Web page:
The Oeconomy of Human Life, in two parts, translated from an Indian manuscript, written by a Chinese philosopher. 

Newport, J. Mallett, 1783. 

8vo, pp. 141, [1]; some light uniform toning, but a very good copy in modern leather-backed boards with marbled sides, panelled spine tooled in blind, gilt green morocco lettering-piece.


US $551€523

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The Oeconomy of Human Life, in two parts, translated from an Indian manuscript, written by a Chinese philosopher. 

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Rare printing, undertaken in Newport on the Isle of Wight by James Mallett.  Only nine publications are listed in ESTC as Mallett, Newport: mostly occasional endeavours, undertaken in 1767, 1770, 1782, 1783 (two publications, including ours), 1784 and 1789 (three publications), and almost all consisting of ephemeral imprints or short works of local interest. This is by far the longest, and therefore the most financially risky, of all his editions.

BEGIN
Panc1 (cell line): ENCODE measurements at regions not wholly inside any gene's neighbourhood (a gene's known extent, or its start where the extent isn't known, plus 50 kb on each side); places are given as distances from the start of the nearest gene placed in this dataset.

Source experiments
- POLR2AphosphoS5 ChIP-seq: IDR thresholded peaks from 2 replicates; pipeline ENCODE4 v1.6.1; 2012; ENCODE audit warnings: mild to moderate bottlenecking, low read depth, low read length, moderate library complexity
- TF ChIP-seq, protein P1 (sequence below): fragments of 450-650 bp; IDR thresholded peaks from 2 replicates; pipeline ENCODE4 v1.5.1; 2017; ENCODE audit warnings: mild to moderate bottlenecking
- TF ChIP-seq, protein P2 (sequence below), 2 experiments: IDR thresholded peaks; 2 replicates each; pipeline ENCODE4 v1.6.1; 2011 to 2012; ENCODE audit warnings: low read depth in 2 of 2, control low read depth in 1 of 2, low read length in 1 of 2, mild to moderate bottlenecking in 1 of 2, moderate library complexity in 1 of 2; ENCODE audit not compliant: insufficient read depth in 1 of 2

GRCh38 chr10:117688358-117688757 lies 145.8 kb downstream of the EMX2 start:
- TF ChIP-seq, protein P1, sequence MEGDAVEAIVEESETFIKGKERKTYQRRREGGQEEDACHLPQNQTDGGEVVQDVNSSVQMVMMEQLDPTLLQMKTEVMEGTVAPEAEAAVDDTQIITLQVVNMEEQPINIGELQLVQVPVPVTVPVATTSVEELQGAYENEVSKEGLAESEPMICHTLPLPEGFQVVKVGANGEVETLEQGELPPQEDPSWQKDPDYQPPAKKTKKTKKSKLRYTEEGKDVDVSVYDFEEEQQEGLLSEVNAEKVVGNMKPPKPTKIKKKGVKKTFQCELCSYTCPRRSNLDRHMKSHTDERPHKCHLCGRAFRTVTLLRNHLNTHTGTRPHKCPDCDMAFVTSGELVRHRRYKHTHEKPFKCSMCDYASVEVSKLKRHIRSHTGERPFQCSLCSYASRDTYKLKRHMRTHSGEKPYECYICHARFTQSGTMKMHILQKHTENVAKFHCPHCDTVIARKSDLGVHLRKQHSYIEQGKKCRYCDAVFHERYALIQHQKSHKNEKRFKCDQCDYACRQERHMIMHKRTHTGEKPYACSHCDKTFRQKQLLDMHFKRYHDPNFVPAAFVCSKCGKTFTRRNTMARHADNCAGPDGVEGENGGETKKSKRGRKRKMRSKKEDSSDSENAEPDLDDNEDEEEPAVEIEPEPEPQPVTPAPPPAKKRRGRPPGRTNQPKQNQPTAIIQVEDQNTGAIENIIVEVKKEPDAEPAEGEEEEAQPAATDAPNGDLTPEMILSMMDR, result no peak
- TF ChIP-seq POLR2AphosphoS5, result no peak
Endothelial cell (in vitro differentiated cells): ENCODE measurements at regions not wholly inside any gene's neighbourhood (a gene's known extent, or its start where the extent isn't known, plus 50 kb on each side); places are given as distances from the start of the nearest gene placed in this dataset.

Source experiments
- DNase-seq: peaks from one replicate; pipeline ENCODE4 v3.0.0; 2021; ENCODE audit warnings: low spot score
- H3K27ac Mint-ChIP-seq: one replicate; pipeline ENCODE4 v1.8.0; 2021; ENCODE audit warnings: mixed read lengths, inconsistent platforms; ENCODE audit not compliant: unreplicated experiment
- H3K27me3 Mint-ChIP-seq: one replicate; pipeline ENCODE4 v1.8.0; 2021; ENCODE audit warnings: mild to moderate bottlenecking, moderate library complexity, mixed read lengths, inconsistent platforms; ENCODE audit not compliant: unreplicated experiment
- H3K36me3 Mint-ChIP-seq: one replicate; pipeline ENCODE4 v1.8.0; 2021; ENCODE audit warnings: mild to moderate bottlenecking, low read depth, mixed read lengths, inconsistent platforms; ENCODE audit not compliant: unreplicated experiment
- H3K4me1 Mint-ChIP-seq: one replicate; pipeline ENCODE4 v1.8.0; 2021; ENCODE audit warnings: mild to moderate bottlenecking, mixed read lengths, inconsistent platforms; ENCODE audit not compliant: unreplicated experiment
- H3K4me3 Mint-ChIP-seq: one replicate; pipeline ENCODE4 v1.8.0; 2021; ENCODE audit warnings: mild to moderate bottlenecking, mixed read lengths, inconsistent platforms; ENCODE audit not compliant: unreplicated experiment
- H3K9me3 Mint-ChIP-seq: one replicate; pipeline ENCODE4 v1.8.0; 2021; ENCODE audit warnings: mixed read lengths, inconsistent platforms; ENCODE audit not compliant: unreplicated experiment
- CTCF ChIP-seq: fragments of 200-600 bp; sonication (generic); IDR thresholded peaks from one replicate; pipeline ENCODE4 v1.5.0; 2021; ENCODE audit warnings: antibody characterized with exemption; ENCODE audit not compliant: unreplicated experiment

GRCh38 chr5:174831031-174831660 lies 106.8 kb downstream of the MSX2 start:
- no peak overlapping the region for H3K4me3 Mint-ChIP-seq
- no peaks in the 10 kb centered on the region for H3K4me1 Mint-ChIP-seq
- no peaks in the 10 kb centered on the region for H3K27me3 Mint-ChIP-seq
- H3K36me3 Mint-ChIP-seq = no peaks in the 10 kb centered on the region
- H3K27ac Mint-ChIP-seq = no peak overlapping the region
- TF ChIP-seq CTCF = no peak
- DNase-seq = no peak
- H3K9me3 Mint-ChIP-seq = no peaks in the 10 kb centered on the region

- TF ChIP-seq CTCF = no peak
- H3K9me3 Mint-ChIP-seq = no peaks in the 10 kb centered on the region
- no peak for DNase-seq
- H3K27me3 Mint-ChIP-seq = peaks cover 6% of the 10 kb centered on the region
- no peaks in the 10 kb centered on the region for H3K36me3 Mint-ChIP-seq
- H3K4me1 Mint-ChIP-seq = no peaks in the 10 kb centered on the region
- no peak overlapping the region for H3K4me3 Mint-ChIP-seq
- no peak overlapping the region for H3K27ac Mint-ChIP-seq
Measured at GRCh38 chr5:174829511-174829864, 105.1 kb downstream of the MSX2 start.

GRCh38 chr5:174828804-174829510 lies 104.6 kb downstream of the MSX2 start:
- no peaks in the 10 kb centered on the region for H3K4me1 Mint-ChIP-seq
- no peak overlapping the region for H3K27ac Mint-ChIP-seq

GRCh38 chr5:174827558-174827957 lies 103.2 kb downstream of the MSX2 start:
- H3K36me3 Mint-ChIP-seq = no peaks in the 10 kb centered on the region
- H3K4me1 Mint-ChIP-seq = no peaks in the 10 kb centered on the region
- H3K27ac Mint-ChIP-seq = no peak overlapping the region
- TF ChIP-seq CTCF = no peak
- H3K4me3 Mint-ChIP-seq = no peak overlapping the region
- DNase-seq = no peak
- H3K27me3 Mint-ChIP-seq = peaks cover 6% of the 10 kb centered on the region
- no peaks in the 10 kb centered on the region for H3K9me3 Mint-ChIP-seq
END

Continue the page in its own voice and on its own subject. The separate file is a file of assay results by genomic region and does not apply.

The Oeconomy of Human Life presents itself as an English translation of an ancient Indian text found by a Chinese scholar in Lhasa, and is a collection of aphorisms on duties presented very much in the Enlightenment tradition of supposedly Oriental texts produced by European authors: Montesquieu’s Lettres persanes (1721) and Oliver Goldsmith’s Citizen of the World (1760-1761) being two notable examples.  Almost certainly written by Robert Dodsley (1704–1764), and published first in 1750, the book became an eighteenth-century bestseller, and by the end of the century some two hundred editions had been published in England, Ireland, and America, and it had been translated into many European languages ranging from Latin, Welsh and Gaelic to French, Italian and Hungarian. 

ESTC T82633 (two copies only, BL and Bodleian).  OCLC finds a single copy, at the National Library of Scotland. 

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